10. I completely agree. I've found this news difficult to process, and I'm not even sure I can explain what I mean by that - something to do with what the band meant to me when I was younger, a sense of finality, an oddness that something that meant so much to me has been so irrevocably damaged and broken without anything actually changing in a practical sense. I'm not sure. Perhaps the best way I can put it is that it feels like a significant moment. The nature of something that's been part of me since I was 16 has changed forever. Whatever Rush is to me, it's different now. But while I think it's really sad that Neil had to cope with this terminal illness so soon after his retirement, and that his loved ones have to do without him, I'm not one of them. I haven't been hurt or upset by this. I'm certainly not mourning. No offence whatever to those of you who have taken it hard. But I don't get preparing for the death of someone you don't know, and haven't been in touch with in any sense for years. By the way I do believe this is my landmark 400th post here. I believe I joined up in 2004, so it's taken a while.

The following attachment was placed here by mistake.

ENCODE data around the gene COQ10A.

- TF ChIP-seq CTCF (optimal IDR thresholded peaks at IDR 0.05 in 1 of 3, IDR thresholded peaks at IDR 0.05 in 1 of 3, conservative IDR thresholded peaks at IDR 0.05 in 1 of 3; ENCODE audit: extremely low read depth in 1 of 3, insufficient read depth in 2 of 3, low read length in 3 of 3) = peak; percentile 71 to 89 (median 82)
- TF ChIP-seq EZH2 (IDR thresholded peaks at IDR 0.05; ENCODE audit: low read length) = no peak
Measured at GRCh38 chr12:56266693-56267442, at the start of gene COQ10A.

11. On Saturday afternoon while I was out on my new winter bike I listened to 2112. I thought it was the album that best represented that time when I first became a Rush fan, 43 years ago. There was a time when that album was utterly immersive for me but while I did enjoy it, I did find myself zoning out. It did sort of wash over me in parts. Perhaps partly because I've heard it so many times now, perhaps because those aren't really ideal listening conditions, pedalling along country lanes in the cold. Perhaps because I'm just not the enthralled, wide-eyed teenager who bought that album on his seventeenth birthday.